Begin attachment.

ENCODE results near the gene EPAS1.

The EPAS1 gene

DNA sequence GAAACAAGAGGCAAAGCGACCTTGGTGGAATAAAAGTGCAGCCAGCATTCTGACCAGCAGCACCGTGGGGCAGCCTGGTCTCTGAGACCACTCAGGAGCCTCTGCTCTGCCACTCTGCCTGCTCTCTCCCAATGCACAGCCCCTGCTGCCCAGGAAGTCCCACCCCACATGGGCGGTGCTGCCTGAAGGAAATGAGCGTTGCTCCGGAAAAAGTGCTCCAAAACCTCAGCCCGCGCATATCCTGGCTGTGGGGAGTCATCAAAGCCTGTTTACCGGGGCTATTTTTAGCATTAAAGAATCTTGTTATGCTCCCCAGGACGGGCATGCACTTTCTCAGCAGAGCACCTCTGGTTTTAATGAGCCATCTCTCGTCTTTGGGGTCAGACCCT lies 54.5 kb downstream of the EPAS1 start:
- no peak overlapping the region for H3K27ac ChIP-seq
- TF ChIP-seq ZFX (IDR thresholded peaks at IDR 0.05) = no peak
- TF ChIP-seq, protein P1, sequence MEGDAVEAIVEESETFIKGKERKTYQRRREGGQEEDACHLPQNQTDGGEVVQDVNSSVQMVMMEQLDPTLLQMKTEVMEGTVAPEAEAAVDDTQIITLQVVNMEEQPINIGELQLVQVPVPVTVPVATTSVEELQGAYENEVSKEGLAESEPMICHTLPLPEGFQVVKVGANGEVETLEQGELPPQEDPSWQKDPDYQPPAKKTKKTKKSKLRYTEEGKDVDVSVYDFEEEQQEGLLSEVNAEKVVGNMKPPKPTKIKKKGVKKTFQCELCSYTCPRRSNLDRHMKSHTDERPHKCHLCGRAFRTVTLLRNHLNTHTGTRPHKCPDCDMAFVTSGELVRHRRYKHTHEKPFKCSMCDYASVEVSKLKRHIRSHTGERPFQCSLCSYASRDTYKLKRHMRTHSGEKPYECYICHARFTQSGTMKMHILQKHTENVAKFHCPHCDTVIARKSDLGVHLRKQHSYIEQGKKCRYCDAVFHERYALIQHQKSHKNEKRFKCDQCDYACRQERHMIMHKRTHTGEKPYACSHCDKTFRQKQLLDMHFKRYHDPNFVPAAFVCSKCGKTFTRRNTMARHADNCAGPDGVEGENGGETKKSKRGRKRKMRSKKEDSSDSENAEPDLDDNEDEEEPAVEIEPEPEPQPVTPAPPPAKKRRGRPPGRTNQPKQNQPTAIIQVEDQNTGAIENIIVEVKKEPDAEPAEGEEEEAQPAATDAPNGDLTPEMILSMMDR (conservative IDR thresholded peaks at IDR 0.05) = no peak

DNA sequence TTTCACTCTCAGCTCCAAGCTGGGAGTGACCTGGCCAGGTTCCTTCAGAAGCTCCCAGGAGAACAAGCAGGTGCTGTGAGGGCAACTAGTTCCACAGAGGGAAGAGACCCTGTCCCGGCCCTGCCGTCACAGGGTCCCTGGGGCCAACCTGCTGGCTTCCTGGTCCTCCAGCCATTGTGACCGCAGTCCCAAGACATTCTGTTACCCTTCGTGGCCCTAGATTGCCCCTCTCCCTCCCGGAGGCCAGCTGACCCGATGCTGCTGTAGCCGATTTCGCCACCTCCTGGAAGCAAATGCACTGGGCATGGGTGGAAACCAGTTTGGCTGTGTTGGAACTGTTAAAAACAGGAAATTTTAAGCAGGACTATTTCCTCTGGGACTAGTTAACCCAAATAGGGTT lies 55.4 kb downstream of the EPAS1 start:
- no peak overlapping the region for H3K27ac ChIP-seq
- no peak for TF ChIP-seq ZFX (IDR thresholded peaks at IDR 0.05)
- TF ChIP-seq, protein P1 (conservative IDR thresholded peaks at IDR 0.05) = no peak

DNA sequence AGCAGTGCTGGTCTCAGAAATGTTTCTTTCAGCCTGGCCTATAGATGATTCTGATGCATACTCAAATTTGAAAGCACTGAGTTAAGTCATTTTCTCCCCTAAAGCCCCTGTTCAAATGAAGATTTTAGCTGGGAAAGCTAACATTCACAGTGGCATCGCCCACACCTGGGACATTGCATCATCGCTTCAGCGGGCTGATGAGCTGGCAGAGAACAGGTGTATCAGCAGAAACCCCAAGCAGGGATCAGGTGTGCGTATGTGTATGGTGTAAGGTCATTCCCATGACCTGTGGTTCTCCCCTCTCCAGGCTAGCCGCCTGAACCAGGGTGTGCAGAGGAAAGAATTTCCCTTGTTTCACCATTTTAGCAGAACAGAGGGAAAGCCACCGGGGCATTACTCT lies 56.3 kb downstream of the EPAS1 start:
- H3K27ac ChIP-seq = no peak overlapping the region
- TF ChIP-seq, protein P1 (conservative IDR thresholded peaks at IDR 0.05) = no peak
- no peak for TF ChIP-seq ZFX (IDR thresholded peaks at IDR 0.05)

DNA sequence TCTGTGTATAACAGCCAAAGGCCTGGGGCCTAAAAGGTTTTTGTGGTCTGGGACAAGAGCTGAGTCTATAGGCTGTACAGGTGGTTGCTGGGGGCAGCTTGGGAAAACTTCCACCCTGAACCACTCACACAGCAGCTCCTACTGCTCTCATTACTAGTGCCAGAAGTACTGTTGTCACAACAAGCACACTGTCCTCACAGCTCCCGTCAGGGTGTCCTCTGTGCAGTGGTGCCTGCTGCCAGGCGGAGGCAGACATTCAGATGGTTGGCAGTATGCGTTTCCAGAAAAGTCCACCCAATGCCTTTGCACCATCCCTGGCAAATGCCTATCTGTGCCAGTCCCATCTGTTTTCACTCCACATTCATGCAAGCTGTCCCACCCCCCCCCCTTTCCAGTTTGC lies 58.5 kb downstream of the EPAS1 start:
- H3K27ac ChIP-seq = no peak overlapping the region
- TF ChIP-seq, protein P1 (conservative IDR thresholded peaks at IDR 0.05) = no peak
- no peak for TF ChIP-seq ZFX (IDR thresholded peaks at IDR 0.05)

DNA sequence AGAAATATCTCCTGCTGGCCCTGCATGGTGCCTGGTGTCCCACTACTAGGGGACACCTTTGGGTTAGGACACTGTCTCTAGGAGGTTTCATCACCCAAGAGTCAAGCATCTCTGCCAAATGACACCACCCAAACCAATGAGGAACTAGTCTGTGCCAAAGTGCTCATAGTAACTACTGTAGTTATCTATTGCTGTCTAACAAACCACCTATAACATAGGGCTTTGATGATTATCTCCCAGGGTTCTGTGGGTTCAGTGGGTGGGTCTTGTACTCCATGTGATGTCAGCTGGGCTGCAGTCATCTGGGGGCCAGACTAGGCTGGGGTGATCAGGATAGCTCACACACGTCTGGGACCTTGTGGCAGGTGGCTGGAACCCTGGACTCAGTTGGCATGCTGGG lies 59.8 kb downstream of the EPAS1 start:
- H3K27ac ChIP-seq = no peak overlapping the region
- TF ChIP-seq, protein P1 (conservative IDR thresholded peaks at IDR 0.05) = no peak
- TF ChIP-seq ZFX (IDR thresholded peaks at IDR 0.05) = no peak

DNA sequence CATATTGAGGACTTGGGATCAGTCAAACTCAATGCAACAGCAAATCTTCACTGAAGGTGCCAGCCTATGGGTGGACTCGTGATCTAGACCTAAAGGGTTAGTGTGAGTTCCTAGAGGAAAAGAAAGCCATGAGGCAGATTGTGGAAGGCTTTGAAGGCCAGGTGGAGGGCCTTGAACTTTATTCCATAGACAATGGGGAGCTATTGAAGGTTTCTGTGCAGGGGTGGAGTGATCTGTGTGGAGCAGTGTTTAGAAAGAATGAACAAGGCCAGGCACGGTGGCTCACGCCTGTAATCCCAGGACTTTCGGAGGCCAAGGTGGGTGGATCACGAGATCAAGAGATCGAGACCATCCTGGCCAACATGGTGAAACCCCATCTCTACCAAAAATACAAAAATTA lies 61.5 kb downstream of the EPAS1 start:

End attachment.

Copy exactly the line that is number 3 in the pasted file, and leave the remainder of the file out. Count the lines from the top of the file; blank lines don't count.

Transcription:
DNA sequence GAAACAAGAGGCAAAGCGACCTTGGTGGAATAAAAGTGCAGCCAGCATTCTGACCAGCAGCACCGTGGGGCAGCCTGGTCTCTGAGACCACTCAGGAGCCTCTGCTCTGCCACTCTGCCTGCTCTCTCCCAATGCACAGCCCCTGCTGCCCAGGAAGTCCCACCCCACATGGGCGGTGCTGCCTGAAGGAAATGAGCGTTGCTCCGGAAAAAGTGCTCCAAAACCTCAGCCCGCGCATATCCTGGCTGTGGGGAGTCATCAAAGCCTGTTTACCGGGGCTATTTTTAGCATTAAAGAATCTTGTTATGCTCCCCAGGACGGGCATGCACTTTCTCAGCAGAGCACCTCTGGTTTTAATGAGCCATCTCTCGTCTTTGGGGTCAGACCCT lies 54.5 kb downstream of the EPAS1 start: